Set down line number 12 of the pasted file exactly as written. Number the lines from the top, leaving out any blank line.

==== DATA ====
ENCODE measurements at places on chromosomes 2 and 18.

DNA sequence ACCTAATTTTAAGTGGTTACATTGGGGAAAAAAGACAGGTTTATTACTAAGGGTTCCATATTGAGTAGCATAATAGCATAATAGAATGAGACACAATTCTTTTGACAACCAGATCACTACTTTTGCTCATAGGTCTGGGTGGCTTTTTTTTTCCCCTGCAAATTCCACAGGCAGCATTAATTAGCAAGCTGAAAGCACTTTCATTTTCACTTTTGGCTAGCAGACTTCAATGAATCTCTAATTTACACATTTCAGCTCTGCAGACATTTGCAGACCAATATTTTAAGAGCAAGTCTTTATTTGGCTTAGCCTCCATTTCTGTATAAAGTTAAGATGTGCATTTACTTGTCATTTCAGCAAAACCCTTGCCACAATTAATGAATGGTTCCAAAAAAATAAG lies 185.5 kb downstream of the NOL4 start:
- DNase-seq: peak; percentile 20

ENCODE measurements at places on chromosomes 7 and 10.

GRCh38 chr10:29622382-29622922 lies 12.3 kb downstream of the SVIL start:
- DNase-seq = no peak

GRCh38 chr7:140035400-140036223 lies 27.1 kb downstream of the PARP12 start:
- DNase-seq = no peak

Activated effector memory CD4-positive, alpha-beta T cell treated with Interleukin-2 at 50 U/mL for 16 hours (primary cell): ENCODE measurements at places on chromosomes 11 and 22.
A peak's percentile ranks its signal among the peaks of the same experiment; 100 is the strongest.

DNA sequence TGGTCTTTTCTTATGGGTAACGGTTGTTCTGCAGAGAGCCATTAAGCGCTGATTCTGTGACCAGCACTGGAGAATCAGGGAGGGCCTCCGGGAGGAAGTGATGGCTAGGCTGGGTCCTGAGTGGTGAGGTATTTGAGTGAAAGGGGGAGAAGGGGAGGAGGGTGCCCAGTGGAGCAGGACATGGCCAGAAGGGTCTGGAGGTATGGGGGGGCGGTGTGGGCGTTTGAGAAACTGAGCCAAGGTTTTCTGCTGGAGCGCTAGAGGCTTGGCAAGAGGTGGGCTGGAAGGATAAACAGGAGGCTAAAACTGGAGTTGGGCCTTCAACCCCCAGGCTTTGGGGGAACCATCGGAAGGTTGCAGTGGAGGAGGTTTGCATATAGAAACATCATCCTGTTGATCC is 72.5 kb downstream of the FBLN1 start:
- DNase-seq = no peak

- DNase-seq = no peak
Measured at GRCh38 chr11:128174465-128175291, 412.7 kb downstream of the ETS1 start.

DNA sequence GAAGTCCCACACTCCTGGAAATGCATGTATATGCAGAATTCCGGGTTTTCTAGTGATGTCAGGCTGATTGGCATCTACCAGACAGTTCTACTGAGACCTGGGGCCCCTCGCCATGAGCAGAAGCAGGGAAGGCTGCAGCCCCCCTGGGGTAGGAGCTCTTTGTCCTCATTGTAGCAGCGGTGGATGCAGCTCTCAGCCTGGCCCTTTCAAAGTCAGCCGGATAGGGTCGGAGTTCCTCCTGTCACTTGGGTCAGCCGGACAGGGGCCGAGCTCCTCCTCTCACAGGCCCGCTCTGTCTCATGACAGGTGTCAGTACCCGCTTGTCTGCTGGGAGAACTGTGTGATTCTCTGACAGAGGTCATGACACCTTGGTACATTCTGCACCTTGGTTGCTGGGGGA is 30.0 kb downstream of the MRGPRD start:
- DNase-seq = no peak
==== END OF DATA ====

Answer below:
- DNase-seq = no peak